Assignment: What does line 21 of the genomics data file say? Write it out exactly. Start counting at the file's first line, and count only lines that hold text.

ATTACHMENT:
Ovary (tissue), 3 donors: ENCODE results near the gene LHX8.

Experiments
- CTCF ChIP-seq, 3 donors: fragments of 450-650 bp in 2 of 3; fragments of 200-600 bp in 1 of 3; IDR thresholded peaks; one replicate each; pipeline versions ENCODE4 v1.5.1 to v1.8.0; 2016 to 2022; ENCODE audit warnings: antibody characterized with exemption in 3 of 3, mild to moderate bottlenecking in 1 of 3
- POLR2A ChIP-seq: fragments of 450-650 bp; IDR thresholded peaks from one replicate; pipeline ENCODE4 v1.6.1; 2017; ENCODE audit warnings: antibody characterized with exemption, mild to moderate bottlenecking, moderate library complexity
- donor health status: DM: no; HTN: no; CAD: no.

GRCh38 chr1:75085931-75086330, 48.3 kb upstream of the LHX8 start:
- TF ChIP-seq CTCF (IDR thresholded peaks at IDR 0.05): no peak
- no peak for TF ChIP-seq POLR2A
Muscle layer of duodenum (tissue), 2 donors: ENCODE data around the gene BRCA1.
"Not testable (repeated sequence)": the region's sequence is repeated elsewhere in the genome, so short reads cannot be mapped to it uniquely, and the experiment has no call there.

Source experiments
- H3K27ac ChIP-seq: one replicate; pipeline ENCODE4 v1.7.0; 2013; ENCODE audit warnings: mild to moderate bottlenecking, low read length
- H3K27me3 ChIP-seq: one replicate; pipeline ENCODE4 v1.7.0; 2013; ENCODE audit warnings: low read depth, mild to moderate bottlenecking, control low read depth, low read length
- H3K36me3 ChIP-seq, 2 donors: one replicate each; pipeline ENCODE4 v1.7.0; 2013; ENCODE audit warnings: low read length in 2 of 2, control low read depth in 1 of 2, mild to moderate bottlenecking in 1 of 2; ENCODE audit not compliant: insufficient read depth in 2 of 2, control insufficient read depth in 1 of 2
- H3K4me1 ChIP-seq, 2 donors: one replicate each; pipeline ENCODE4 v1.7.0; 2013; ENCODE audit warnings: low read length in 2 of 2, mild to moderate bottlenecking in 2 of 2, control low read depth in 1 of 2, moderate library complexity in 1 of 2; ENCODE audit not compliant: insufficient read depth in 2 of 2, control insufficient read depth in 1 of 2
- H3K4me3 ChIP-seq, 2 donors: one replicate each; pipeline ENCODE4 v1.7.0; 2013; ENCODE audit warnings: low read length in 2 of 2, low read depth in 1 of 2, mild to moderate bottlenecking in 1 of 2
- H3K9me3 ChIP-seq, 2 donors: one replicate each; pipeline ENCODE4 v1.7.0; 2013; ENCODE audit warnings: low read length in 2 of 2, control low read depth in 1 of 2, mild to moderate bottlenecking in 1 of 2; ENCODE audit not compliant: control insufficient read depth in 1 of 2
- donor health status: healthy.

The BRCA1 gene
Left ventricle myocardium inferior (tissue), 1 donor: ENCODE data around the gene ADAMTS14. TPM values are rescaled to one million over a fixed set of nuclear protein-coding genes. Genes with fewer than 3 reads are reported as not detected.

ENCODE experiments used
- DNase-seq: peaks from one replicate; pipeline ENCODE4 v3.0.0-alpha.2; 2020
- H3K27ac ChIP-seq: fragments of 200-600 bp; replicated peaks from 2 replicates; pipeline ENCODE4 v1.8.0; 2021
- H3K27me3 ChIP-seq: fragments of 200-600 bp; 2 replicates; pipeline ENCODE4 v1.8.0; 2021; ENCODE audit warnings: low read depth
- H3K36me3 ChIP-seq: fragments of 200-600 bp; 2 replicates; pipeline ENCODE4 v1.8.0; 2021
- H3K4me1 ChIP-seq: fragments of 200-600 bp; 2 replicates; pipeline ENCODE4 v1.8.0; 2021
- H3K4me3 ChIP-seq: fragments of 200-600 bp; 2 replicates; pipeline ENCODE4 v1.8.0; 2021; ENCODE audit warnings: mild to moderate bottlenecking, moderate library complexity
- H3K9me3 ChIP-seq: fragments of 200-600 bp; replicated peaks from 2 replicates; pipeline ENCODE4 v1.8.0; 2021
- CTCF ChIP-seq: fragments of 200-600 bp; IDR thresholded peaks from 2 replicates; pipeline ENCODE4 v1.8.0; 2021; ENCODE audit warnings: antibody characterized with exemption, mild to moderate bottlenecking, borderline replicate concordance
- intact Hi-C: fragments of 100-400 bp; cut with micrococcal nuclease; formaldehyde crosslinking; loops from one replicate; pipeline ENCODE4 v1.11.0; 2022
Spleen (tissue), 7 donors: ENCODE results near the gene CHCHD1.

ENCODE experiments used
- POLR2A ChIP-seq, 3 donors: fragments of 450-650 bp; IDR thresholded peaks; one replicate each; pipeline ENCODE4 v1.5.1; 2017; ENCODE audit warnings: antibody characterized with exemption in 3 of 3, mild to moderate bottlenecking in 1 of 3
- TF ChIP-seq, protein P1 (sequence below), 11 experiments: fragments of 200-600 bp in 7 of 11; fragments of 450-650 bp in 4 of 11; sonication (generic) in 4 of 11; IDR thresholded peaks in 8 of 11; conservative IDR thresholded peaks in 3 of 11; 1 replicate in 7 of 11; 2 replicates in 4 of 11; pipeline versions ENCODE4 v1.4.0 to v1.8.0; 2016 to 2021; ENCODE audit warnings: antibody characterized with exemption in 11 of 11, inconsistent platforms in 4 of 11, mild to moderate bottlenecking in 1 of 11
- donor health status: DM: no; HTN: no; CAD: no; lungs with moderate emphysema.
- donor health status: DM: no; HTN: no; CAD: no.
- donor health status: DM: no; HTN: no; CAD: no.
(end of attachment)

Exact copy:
ENCODE experiments used